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Romansky v. Superintendent Greene SCI

United States Court of Appeals, Third Circuit

August 8, 2019

STEVEN L. ROMANSKY, Appellant
v.
SUPERINTENDENT GREENE SCI; THE ATTORNEY GENERAL OF THE STATE OF PENNSYLVANIA; DISTRICT ATTORNEY OF PIKE COUNTY, PENNSYLVANIA

          Argued March 6, 2019

          Appeal from the United States District Court for the Middle District of Pennsylvania (D.C. Civil Action No. 1-09-cv-01472) District Judge: Honorable Sylvia H. Rambo

          Ronnie J. Fischer (Argued) Bugaj Fisher, P.C. Counsel for Appellant

          Josh Shapiro Jennifer C. Selber James P. Barker (Argued) Criminal Law Division Appeals & Legal Service Section Kelly M. Sekula Counsel for Appellees

          Before: SMITH, Chief Judge, AMBRO, and RESTREPO, Circuit Judges

          OPINION

          AMBRO, CIRCUIT JUDGE

         A long time ago a Pennsylvania jury convicted Steven L. Romansky of car theft-related crimes. Over the decades his case wound its way through the Pennsylvania courts and eventually generated this federal habeas corpus petition in the Middle District of Pennsylvania. The District Court denied Romansky's lengthy, multifaceted petition in full and declined to grant a certificate of appealability. We did grant a certificate of appealability as to two claims related to an alleged discrepancy between the charging documents and the jury instructions at Romansky's trial over three decades past. But because we conclude that this petition is not timely as to the undisturbed events at that first trial, and are unpersuaded by his other claims, we affirm.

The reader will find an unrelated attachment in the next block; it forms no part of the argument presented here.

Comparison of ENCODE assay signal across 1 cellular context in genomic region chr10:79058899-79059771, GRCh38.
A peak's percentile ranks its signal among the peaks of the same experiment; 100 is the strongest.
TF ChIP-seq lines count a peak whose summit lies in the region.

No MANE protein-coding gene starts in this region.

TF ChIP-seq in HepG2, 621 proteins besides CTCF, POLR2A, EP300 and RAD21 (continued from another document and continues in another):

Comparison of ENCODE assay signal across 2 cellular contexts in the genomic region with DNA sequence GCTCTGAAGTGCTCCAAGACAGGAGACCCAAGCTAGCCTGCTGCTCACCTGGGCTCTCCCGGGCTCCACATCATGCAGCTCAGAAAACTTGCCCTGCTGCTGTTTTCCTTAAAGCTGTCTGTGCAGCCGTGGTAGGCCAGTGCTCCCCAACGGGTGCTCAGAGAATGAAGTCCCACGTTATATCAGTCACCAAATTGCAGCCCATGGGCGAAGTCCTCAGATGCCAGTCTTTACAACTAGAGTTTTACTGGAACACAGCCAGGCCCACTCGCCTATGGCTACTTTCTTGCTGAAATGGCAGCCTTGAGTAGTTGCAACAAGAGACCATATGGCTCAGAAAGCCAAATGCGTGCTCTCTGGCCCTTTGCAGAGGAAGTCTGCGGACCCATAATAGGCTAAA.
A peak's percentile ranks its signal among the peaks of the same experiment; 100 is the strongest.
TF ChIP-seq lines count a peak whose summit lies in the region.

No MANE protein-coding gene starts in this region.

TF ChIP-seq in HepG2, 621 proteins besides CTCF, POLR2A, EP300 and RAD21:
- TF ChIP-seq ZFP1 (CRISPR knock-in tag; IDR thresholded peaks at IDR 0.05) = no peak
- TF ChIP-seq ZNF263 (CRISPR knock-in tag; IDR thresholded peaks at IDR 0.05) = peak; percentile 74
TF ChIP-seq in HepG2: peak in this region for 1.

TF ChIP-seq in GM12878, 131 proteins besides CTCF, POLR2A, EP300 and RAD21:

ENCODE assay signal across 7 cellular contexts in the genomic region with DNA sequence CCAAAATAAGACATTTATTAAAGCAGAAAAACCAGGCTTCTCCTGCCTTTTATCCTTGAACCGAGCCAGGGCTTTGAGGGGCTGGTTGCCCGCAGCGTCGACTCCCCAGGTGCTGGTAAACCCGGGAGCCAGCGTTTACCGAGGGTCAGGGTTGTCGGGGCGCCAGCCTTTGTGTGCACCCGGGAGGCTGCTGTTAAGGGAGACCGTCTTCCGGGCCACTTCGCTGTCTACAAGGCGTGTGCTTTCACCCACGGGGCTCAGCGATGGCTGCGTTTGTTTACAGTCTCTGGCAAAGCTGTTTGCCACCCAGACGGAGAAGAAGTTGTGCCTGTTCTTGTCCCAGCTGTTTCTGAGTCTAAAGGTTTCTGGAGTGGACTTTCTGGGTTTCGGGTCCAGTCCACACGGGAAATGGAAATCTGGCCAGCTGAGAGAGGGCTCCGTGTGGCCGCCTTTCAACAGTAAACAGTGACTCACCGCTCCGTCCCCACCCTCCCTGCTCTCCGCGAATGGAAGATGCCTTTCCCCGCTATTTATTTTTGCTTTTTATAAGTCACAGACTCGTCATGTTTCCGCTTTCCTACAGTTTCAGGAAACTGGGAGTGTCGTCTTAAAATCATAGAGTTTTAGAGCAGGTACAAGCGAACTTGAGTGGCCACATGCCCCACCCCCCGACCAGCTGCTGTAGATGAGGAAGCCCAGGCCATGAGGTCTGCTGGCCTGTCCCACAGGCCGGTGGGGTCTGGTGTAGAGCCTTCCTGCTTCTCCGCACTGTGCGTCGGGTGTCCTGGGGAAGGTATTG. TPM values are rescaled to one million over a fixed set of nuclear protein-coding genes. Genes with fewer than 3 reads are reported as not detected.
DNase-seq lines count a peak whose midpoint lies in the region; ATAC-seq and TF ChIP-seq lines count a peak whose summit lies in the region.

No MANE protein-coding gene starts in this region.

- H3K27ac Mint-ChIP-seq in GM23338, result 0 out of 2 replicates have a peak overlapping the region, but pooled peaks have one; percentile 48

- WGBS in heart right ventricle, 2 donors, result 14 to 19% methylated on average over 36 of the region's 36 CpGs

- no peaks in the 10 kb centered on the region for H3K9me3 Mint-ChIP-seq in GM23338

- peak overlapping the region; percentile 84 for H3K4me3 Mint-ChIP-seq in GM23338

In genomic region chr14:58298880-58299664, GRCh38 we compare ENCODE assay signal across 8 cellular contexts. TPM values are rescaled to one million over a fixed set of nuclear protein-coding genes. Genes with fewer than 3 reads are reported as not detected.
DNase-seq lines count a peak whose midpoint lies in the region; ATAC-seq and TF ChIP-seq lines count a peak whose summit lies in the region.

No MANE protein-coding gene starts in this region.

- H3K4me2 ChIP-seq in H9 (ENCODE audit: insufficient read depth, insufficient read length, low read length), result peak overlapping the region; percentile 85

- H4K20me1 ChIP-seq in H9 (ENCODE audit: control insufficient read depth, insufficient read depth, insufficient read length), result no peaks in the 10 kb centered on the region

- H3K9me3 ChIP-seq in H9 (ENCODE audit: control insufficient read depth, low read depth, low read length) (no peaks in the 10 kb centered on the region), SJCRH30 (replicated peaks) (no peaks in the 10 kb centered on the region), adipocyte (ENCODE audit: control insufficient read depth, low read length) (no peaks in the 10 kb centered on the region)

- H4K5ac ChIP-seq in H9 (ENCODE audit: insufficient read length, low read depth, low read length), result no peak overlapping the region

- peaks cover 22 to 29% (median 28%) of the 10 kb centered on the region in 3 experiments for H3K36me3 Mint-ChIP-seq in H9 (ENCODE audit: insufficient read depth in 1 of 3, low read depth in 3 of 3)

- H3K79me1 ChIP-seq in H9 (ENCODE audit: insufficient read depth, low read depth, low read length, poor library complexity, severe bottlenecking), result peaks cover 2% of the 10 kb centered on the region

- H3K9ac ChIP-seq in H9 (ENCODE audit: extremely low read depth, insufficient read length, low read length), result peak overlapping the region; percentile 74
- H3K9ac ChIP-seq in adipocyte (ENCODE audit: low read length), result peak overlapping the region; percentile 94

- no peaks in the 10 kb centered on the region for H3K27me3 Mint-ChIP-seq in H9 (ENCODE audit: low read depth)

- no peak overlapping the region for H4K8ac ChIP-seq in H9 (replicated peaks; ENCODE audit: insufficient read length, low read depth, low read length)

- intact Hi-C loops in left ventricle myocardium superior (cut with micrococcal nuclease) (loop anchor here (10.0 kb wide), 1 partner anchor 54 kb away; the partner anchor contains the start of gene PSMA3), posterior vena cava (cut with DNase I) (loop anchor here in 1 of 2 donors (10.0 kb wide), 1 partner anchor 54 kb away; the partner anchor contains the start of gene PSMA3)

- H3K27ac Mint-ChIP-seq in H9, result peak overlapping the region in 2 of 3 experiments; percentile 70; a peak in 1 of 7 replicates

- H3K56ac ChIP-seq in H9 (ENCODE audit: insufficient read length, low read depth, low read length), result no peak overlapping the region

I. Background

         One Pennsylvania court described this case as a "procedural quagmire." We have no quibble with that portrayal.

         Steven Romansky came under suspicion in 1985 for his involvement in an auto theft ring in northeastern Pennsylvania. The Commonwealth convened an investigative grand jury, and in May 1985 it issued Presentment No. 33. The Presentment recommended charges against Romansky, among others, that included receiving stolen property under 18 Pa.C.S.A. § 3925, conspiracy under 18 Pa.C.S.A. § 903, removal or falsification of identification numbers under 75 Pa.C.S.A. § 7102(b), dealing in vehicles with removed or falsified numbers under 75 Pa.C.S.A. § 7103(b), dealing in titles and plates for stolen vehicles under 75 Pa.C.S.A. § 7111, and false application for certificate of title or registration under 75 Pa.C.S.A. § 7121. (The presentment stated that it recommended bringing charges "including, but not limited to[, ] the listed offenses.") In late August 1985 the Commonwealth filed a criminal complaint leveling the same slate of charges against Romansky. They included three counts of each offense (except false application for certificate of title or registration), with each count pertaining to a different vehicle: a 1977 Pontiac Trans-Am Firebird, a 1979 Ford Bronco, and a 1977 GMC truck.